Economic data suggests the long-stagnant economy may finally be gaining momentum, but Americans aren't seeing a turnaround yet, according to a pair of newly released polls.
The economy -- and more specifically the nation's persistent jobs crisis -- remains the number one concern for most Americans, according to a CNN/ORC International poll released Friday. Nearly 60 percent of the those polled said the economy is in dire need of attention and repair.
For African Americans on the job hunt, good news is even harder to find. Black adults, including those with college degrees, are unemployed at a rate two times that of other workers, according to a Kaiser/Harvard Kennedy School/NPR poll released Friday.
"A lot of people across the board are feeling a lot of economic impacts," said Liz Hamel, Kaiser's associate director for public opinion and survey research. "But unemployment and its effects haven't hit Americans equally, or even left people with the same set of concerns. For blacks it's been very different."
Overall joblessness edged down to 8.6 percent in November from 9 percent in October, according to the Labor Department. But much of the drop came from those leaving the labor force, and the economy gained only 120,000 jobs.
Still, that report was seen as a positive sign by some economists. More positive news came Friday when the Labor Department reported that new requests for unemployment benefits dropped to the lowest level seen in three and a half years.
But the jobs gains haven't come evenly: The nation's black unemployment rate climbed slightly to 15.5 percent in November.
And among the 700 unemployed and underemployed people polled by Kaiser, there were significant signs of financial and emotional distress.
Nearly 60 percent reported drawing money out of their savings or retirement accounts to pay ordinary bills. A little over half of these same respondents said they had either sold personal belongings or borrowed money from family and friends in order to cover expenses, or had been contacted by a collection agency over bills.
A similar percentage said that being unemployed has caused health problems, such as significant weight loss or weight gain, sleeping difficulties or stress-related illnesses. One tenth reported having been prescribed medication for a mental health problem since they stopped working. And filling those prescriptions has likely been difficult, since more than half of the long-term unemployed -- defined as being out of work for over a year in the Kaiser report -- said they were uninsured.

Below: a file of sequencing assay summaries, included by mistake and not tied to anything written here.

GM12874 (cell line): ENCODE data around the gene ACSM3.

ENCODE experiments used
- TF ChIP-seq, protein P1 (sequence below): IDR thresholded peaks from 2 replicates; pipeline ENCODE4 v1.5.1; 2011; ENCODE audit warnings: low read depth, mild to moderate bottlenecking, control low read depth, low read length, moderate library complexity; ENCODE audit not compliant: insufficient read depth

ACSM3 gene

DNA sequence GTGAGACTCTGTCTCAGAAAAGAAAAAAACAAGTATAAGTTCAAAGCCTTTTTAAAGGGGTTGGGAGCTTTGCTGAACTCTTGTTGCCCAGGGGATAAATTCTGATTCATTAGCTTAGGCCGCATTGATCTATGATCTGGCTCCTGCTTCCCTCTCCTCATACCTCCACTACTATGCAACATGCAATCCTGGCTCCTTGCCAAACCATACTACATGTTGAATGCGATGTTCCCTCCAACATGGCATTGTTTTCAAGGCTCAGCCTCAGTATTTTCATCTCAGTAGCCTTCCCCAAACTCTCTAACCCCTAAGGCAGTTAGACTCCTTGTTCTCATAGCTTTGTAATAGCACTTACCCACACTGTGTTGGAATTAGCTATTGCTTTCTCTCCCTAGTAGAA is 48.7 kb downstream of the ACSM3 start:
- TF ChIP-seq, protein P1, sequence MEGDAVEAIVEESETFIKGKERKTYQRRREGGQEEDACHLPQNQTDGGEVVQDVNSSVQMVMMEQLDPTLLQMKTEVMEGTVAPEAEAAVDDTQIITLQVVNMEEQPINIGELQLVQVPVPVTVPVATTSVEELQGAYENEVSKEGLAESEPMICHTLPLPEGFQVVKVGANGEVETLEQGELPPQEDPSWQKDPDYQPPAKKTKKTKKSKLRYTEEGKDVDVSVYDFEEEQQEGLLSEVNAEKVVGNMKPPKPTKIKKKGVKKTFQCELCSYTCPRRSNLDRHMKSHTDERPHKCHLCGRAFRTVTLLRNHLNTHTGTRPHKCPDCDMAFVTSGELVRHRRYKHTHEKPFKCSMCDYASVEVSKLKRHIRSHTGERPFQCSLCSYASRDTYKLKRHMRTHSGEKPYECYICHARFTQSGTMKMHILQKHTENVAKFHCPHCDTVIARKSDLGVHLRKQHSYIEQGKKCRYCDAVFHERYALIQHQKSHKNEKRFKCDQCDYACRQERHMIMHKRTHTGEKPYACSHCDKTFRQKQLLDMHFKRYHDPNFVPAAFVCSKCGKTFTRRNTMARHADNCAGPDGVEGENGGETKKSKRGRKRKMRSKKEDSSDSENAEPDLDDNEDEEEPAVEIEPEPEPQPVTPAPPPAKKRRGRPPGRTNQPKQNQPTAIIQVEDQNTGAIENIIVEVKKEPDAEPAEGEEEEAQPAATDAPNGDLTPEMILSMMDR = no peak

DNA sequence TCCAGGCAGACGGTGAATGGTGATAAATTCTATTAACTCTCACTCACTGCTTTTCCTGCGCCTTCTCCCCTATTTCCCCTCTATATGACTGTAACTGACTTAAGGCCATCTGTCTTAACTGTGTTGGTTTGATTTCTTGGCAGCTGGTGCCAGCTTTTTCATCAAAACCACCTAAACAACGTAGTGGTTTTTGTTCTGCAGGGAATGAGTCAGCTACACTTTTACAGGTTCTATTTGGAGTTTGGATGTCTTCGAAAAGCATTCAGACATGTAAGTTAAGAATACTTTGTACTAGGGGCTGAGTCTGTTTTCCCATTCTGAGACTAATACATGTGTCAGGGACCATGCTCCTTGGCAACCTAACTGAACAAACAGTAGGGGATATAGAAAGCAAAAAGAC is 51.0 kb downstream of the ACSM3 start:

Nearly half of the unemployed and underemployed polled have had trouble paying for housing, and about a third have moved in with relatives of friends to save money. A quarter of those polled have seen a utility disconnected because they could not pay the bill. Nearly 10 percent reported losing their home due to an eviction or foreclosure.
The poll also made clear that joblessness has disproportionately ravaged black America. Black Americans make up about 12 percent of the nation's population and about 10 percent of the nation's full-time workforce, but they represent 27 percent of the long-term unemployed, according to the poll.
That pattern predates the recession. But at points since the recession, black unemployment reached near Great Depression-level highs in some cities. And since the recovery officially began in June 2009, black unemployment has never dropped below 14 percent; the number of black women out of work has actually grown.
Since the recession, median black household wealth -- the savings and other assets that a family has to use or share -- has dropped to a 30 year low. Median white family wealth is now 20 times greater than that of median black households.
The Kaiser poll also revealed differences in the way that black and white workers seek out and think about help, as well as the way their view their employment prospects. And respondents notions didn't always match up with the facts.
In the Kaiser poll, both black and white individuals indicated that family and friends have proven a key source of assistance since their job loss. A full 66 percent of blacks have borrowed money from these sources, compared to 45 percent of whites. About 57 percent of blacks indicated that the federal government has been at least some help to them; only 38 percent of white respondents said the same, even though all unemployment benefits after 26 weeks come from the federal purse.
Black workers also reported far greater confidence that they would eventually be able to find a job with the pay and benefits they need to survive, according to the Kaiser poll. About a third of the white respondents polled said they felt this way, compared to slightly over half of the black respondents.
"Somehow, blacks have really remained hopeful," said Hamel. "At the same time, it's whites that appear to have really had their confidence shaken."
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